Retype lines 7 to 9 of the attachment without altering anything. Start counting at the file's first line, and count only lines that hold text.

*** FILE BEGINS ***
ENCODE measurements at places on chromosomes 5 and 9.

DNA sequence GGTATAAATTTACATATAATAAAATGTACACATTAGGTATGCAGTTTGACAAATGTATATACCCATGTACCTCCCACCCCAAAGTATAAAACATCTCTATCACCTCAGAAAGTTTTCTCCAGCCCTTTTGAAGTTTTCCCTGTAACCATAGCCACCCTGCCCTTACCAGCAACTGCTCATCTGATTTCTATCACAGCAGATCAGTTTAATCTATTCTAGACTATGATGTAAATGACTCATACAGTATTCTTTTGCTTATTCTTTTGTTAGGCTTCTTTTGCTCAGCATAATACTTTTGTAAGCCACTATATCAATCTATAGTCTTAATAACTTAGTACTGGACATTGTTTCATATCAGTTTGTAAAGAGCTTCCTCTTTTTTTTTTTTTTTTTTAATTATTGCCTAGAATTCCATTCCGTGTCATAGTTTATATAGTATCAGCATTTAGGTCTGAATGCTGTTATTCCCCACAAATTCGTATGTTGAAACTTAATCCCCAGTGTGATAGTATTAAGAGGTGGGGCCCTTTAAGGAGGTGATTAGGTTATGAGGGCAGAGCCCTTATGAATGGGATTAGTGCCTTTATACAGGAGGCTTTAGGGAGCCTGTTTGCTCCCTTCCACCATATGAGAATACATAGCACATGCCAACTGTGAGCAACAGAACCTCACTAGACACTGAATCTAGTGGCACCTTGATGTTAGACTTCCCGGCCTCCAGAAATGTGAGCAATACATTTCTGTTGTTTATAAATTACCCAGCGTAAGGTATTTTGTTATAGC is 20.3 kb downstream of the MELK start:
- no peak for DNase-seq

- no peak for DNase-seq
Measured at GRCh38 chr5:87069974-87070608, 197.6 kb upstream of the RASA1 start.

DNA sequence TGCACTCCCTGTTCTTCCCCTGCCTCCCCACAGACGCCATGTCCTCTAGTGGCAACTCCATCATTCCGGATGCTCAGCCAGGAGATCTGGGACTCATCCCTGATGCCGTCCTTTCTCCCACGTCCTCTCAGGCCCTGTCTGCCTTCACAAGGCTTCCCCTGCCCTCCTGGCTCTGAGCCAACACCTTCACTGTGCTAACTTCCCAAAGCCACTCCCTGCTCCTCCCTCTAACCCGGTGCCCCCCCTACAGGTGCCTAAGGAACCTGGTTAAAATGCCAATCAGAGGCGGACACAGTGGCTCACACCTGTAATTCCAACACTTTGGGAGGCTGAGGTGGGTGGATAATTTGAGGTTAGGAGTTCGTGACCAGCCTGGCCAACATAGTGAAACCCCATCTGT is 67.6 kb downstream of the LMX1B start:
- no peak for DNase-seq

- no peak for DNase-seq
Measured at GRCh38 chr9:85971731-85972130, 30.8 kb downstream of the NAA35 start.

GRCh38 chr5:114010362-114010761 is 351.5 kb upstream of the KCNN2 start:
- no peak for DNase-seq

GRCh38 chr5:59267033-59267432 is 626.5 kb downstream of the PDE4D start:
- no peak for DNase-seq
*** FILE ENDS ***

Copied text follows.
- no peak for DNase-seq

- no peak for DNase-seq
Measured at GRCh38 chr9:85971731-85972130, 30.8 kb downstream of the NAA35 start.